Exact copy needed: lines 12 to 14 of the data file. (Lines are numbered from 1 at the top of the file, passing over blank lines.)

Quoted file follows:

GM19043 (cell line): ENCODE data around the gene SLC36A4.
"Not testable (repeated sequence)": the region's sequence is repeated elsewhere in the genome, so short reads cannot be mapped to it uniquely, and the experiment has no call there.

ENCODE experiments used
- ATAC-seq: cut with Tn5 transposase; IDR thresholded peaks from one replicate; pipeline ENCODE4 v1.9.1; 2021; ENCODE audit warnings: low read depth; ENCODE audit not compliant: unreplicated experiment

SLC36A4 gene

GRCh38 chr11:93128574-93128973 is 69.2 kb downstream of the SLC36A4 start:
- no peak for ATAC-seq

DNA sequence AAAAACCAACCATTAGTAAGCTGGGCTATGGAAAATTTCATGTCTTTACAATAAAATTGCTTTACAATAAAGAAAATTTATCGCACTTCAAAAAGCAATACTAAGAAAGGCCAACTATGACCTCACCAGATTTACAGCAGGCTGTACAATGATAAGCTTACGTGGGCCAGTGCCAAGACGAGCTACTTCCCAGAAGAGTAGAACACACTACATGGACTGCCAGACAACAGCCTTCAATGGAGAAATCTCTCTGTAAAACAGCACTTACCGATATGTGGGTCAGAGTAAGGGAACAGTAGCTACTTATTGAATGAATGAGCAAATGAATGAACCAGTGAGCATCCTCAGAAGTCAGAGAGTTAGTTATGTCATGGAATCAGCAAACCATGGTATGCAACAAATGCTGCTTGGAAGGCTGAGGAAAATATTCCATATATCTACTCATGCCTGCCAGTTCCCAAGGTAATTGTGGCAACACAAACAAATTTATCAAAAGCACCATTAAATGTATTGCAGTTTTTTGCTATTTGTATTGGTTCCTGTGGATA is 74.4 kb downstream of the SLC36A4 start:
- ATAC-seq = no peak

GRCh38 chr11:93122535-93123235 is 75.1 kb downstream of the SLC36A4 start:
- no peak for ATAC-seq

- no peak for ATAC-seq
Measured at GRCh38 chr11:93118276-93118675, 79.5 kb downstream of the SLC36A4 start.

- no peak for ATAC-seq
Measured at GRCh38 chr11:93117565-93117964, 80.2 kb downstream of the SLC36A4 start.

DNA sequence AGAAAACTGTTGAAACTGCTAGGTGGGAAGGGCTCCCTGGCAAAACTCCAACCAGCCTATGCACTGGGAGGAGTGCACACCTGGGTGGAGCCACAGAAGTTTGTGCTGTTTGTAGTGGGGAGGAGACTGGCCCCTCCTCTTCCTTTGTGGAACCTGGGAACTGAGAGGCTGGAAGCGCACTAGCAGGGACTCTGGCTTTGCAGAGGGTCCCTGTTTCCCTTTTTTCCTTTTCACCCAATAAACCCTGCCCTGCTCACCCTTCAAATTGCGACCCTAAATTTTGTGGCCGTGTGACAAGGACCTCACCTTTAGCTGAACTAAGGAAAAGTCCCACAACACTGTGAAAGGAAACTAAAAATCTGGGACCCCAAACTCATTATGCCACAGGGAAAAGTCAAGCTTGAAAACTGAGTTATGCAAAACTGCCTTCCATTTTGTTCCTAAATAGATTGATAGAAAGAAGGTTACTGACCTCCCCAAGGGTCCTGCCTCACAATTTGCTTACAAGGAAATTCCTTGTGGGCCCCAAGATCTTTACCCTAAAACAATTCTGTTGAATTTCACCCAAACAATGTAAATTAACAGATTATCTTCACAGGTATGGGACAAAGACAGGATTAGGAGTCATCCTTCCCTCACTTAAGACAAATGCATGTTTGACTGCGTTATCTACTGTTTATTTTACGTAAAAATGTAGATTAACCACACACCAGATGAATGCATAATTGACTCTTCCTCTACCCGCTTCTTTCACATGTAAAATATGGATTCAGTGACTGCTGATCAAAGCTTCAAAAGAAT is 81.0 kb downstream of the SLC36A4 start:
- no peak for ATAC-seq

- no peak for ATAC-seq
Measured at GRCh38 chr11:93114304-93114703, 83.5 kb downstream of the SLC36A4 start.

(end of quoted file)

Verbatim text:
- no peak for ATAC-seq
Measured at GRCh38 chr11:93118276-93118675, 79.5 kb downstream of the SLC36A4 start.

- no peak for ATAC-seq